There is life with HIV

Long Term Survivors Unite

For us long-term survivors, embracing resilience means being united

Image Sergei Tokmakov Terms.Law by Pixabay

In the 80s/90s, the hospital environment resembled a war

From the hedonistic gay bars and clubs of Manhattan in the 70s to the AIDS hospital wards and spiritual supportive environments of the 80s and 90s, as well as the post-protease meth houses and rehabs of the 2000s through rallies, protests and conferences. HIV activists of the 2010s, Barron's life story arc is familiar to many long-term survivors.

He found himself connecting to a wider world of long-term survivors, all of them coming together to fight not just for their own lives, but also for others in poor health and poverty.

COVID-19 and people with HIV. What to do - WHO and CDC Guidelines

The move to Barron, who lives in New Jersey about an hour outside of Manhattan, began around 2010 when, long plagued by AIDS, hepatitis C, cancer and addiction, he held a men's retreat called Body Electric.

Definitely learn to Draw Your Own Characters or your Favorite Characters, even if you've never drawn before. 42 Lessons that will show you that Drawing is NOT a “Gift” but a Skill that we can help you Develop.

“At the climax,” he recalls, “I'm blindfolded and curled up naked in a fetal position, wrapped in a blanket, thinking about being abused as a child, crying. So I start to warm up, I start laughing and I think, 'I'm a strong son of a bitch!' — if you forgive me my french. 'I survived!' ”

Shortly after that cathartic experience, Barron saw United in Anger, the 2012 documentary about the early days of the activist collective. AIDS ACT UP

"While I'm still around, I'll have a purpose."


The COVID-19 Pandemic Has Prevented Large Meetings

For us long-term survivors, the key to embracing resilience is staying together.

Now 64, Ed. Barron tested HIV positive in the mid-1980s. Taking a shortcut, he tells POZ the story of his life in a rough tough-guy voice that usually speeds up and gets emotional. It is a remarkable and breathtaking story of how someone who was completely lost found himself.

 

He later attended his first meeting of the current ACT UP New York group, whose small cadre still met, until recently, weekly. (So ​​far, the new disease, coronavirus known as COVID-19, had prevented large gatherings.) “I thought about how self-centered I was, using drugs all those years that people struggled to stay alive,” says Barron.

With this realization, he launched into activism, becoming a true midlife warrior. In addition to attending local ACT UP meetings, he traveled to AIDS Watch, the annual lobbying summit for people with HIV/AIDS in Washington, DC, and joined the New Jersey HIV Planning Council and the largest HIV/AIDS agency. State AIDS, Hyacinth.

Definitely learn to Draw Your Own Characters or your Favorite Characters, even if you've never drawn before. 42 Lessons that will show you that Drawing is NOT a “Gift” but a Skill that we can help you Develop.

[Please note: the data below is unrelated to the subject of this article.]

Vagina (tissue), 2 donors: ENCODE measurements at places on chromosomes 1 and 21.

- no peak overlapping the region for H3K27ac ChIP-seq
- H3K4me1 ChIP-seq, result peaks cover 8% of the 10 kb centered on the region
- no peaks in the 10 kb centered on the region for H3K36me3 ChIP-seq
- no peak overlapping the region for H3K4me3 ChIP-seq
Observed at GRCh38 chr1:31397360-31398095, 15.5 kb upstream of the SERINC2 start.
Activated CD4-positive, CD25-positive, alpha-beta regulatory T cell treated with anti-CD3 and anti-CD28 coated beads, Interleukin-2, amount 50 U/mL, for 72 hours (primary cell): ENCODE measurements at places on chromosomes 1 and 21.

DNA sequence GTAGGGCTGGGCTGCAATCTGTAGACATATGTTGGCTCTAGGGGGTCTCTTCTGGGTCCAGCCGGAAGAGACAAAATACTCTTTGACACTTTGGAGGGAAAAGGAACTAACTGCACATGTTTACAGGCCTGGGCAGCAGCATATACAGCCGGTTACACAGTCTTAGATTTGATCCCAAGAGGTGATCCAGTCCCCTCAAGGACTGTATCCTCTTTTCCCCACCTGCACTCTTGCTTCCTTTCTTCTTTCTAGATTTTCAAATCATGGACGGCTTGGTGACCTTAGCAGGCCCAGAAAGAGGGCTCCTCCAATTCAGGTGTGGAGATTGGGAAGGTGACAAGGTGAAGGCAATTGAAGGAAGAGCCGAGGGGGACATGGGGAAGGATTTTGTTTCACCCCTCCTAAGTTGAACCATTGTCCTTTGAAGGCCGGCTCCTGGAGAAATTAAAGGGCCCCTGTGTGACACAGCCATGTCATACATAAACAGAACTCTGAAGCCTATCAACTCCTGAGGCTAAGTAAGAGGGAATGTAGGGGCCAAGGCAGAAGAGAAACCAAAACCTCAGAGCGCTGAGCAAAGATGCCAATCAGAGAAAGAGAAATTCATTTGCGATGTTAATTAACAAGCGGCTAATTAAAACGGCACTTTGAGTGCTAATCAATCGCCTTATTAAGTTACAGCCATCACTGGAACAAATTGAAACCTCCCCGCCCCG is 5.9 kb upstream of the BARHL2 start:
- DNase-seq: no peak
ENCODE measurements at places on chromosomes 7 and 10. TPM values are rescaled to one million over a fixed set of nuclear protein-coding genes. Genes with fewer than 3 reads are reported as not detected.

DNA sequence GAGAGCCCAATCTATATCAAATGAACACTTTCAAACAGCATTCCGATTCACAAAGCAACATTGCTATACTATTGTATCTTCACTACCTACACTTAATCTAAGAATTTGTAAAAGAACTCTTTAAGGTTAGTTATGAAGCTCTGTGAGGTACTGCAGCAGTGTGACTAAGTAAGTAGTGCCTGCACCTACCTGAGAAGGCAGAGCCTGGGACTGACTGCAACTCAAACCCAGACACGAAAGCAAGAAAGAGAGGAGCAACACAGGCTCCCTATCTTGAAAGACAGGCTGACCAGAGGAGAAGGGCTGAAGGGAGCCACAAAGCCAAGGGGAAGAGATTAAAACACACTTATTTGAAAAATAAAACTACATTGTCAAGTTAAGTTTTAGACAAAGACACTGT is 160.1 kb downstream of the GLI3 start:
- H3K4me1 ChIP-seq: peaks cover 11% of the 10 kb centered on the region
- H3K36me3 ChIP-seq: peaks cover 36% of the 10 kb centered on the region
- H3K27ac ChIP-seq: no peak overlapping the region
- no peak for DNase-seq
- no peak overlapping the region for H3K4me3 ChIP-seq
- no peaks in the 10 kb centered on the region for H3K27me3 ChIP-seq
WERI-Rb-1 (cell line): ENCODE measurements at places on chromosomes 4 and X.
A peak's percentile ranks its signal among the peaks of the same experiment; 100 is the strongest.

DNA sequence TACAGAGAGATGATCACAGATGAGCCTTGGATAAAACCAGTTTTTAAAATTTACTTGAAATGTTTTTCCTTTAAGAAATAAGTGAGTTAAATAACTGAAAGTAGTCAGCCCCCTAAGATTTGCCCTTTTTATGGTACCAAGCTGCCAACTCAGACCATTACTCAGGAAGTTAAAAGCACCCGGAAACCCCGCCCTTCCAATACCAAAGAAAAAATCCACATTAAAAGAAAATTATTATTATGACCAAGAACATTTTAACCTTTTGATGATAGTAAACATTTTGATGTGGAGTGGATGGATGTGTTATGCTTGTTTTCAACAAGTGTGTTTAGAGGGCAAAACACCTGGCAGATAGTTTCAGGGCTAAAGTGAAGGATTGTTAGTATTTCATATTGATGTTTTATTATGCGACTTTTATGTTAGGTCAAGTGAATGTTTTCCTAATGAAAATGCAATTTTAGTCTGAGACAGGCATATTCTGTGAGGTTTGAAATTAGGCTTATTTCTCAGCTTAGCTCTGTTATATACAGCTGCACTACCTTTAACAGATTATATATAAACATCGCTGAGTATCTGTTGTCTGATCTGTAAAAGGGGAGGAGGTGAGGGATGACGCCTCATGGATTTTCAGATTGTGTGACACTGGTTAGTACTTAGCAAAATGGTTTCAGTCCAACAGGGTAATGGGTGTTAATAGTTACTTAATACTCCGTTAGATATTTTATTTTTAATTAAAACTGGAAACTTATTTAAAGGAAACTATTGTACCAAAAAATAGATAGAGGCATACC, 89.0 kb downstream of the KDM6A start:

On June 5, Barron will participate in New Jersey's inaugural celebration of Long-Term HIV Survivors Awareness Day, telling her story of HIV, addiction and recovery on a panel with other survivors, including cisgender and transgender women.

He also works part-time at a garden center, despite being partially confined to a wheelchair. “My boss tells me, 'I don't know how you get here so happy every day with everything you've been through,'” says Barron. “And I say, 'I could stay home and feel sorry for myself, but I'm alive, and a lot of my friends aren't.'”

***


Who qualifies as a long-term survivor is in the viewer's eyes.

However, the term is most commonly used to describe a core group of individuals who have lived with HIV since before 1996, the year effective treatment was made available. That said, it can also apply to more recently diagnosed or HIV-negative people who also lived through the darkest times, breastfeeding and losing friends and lovers.

Definitions aside, how can we understand what separates the Ed Barrons from the world, who find a reason to live despite the crushing losses of people like Dave Mills?

Earlier this year, Mills, a longtime survivor who lives in Florida, sent a suicide letter to other longtime survivor Tez Anderson of San Francisco.

Along with a few others like Sean McKenna of New York, Jeff Berry of Chicago and Berkeley, Matt Sharp of California, Anderson took on the challenge of connecting the estimated 50.000 Americans living with HIV since the pre-protease days. He is also the founder of HIV Long-Term Survivors Awareness Day, celebrated every June 5th.

Definitely learn to Draw Your Own Characters or your Favorite Characters, even if you've never drawn before. 42 Lessons that will show you that Drawing is NOT a “Gift” but a Skill that we can help you Develop.

The letter read: “Tez, unfortunately, if you are reading this, it was sent when I got to the point where suicide was the only option left to me… 

I got very tired of fighting to preserve my dignity and quality of life, to fight more just for the sake of survival.”

https://soropositivo.org/mulheres-com-mais-de-50-anos-vivendo-com-hiv-sao-negligenciadas/


When Anderson Received the Letter, Mills Had Already Committed Suicide 🙁